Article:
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The greatest figure in Kerala's musical tradition who ranks one among the greatest personalities in the history of the Carnatic system of Indian music is Maharaja Swati Tirunal. He wrote eight works, six of them in Sanskrit and two in Malayalam. They are mosSWATI THIRUNALtly hymns and commentaries. His greatest contribution was in music. His musical compositions are supposed to number over five hundred.

Swati's ambition was to assimilate the best in all traditions and reutilize the native heritage. He invited to his court Kannayya, the disciple of Tyagaraja; the brothers Vadivelu, Meru Swami from Maharashtra; Lakshmana Das from Gwalior and Suleiman and Allauddin who were the exponents of the Hindustani music.

Swati has given songs in Sanskrit, Hindi, Telugu, Kannada and Malayalam. Besides 'Kritis', typical of the south, he has composed Dhrupads, Tappas and Khayals. Several of the compositions are in rare ragas like Saranganatta, Lalita Panchamam, Mohana Kalyani Dvijavanti and Gopika Vasantam. Some of these sacred songs are epitomes in a miniature, of the Ramayana and Mahabharata. One of his brilliant achievement is Ragamala on the ten incarnations of Vishnu. Each stanza is a different raga. In many of his compositions he worked the name of the raga into the lyrical text in such a way that it becomes a word meaningfully fitted into narrative. He managed it in Ragamalas and in one instant, in a ragamala in Hindi. The syllables pertaining to percussion instruments have been skillfully interwoven into the texture of some compositions like Nrityati in 'Sankarabharanam' and Sankara Sri in 'Hamsnandi'. The starting point in his kritis are varied. In Smarajanaka he has used atitagraha i.e. the song starts before the first beat of tala, slow and fast tempi are dexterously interwoven in kritis like Karunakara in Begada and Bhogindra in Kuntalavarali.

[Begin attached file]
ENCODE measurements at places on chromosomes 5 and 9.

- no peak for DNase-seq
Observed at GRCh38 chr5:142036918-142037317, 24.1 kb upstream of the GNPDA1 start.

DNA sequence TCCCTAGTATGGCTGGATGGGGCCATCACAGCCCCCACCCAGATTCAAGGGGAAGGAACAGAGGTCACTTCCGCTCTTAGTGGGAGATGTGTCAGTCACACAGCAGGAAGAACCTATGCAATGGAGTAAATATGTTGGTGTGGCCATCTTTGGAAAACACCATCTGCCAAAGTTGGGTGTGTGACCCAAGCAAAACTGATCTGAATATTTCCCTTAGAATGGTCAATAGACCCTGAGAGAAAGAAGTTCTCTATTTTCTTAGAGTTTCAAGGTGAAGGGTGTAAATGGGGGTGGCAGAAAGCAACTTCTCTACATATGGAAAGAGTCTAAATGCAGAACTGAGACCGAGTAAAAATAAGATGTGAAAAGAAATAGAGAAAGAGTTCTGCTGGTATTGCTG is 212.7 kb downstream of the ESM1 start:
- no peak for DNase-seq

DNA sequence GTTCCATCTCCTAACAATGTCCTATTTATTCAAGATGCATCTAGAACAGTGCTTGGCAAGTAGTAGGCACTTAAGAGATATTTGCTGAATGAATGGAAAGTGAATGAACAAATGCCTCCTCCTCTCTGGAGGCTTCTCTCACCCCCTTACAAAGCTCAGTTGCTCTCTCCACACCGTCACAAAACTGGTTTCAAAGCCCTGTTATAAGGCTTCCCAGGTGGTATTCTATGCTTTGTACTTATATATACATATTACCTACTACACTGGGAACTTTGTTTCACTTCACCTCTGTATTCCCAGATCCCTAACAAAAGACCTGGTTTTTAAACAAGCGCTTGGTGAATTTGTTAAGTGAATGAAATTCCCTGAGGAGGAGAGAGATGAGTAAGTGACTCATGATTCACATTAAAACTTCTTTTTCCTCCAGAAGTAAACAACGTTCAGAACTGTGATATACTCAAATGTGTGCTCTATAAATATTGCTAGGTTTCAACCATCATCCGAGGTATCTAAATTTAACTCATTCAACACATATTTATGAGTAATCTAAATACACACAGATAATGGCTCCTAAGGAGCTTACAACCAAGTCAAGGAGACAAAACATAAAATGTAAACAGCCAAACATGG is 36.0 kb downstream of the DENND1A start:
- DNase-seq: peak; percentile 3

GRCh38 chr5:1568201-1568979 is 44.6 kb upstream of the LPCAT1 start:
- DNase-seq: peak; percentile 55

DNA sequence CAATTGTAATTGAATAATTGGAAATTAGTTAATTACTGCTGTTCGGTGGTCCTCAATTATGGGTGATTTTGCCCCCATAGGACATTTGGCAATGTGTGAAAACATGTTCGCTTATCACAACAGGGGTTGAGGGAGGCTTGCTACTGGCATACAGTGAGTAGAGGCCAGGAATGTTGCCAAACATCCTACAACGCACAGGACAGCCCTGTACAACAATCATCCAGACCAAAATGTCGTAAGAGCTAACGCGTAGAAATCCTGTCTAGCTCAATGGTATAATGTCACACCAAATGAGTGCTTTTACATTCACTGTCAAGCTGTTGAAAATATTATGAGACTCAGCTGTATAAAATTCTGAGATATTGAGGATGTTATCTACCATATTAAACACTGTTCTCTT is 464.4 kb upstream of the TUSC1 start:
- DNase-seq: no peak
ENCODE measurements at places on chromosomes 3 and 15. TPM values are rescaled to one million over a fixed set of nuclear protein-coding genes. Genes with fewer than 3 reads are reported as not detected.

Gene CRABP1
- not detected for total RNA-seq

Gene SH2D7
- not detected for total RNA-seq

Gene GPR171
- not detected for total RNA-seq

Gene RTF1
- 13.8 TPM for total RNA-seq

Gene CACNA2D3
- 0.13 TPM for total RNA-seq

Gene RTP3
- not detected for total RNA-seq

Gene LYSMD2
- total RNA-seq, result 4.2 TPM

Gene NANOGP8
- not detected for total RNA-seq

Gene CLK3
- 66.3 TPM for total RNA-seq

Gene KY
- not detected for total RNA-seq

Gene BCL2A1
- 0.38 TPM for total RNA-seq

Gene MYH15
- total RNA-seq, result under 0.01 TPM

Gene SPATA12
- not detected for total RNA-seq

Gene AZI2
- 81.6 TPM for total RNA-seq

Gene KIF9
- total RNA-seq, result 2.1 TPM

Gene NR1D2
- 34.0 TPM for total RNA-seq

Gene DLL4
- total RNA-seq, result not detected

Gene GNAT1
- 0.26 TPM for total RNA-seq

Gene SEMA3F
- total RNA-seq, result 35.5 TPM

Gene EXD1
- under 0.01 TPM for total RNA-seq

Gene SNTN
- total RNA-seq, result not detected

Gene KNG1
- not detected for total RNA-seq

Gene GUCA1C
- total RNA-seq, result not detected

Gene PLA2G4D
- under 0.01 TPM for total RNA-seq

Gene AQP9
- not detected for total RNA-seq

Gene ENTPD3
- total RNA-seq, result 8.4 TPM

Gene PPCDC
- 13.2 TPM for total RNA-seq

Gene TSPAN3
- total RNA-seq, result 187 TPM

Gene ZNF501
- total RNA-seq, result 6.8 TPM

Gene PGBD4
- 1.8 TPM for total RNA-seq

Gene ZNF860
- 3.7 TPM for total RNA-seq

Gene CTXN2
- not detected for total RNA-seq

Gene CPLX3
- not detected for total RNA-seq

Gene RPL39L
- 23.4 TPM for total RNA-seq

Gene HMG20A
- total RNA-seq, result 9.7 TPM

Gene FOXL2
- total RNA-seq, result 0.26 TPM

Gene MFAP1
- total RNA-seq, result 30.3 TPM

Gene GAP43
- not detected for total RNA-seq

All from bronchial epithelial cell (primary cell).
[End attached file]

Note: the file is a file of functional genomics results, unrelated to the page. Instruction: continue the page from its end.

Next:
This virtuosity reached astonishing heights in the class of compositions known as Varnams. They are longer composition than kirtanas. Here Swati tried to weave the phemomes sa, ri, ga, ma which are the standard notation for the scale notes, into the lyrical text where they become accented and therefore conspicuous phonetic elements of words meaningfully used. 

Swati was aiming at some pervasive spread of musical culture. He laid down what ragas should be sung or rendered in instrumental music every day at the Padmanabha temple, Trivandrum. He composed kirtans for this daily service. He composed a Garland of nine gems, nine compositions. One for each day of Dussehra festival. He had cadjan leaf copies made of these compositions and distributed them to other centres in the state as well as outside it.

The stabilization of classical music in daily and seasonal ritual was a historical stop in the evolution of Kerala's musical tradition. Swati introduced the 'Harikatha' or sacred recital from Maharashtra with the help of Meruswami. He invited Meruswami to his court especially for this purpose. The ruler himself wrote three extended compositions for such recitals. He has used Abhangas, Dinders and Chhands which are Marathi song moulds. Swathi used to compose songs in Malayalam and simple Sanskrit.

In every one of his kirtans, Swati preferred to use the name of the family deity, Sri Padmanabha. For him, the human soul becomes the maiden consumed by passionate longing for union with God's love. One of the kirtans expresses the emotions of a love lorn maid as the night deepens and each of its eight divisions goes by without her lover arriving. It is a ragamala of eight ragas. The first raga is Sankarabharanam, the mode usually sung at nightfall and the last is Bhupala, the raga sung at the hour before dawn. The poetic tissue is rich in the familiar conceits of the Sanskrit tradition. Swati also brought in many Bharata Natya exponents from the neighbouring state, Tamil Nadu and contributed to the dance tradition in Kerala by composing fifty padams in Malayalam.

Swathi Sangeetholsavam, a week long music festival, is held in tribute to Maharaja Swathi Thirunal annually from January 6 to 12 at the 'Kuthira Malika' palace complex at Thiruvananthapuram, Kerala, India. the festival is organised by Prince Rama Varma, a direct descendant of Maharaja Swathi Thirunal.

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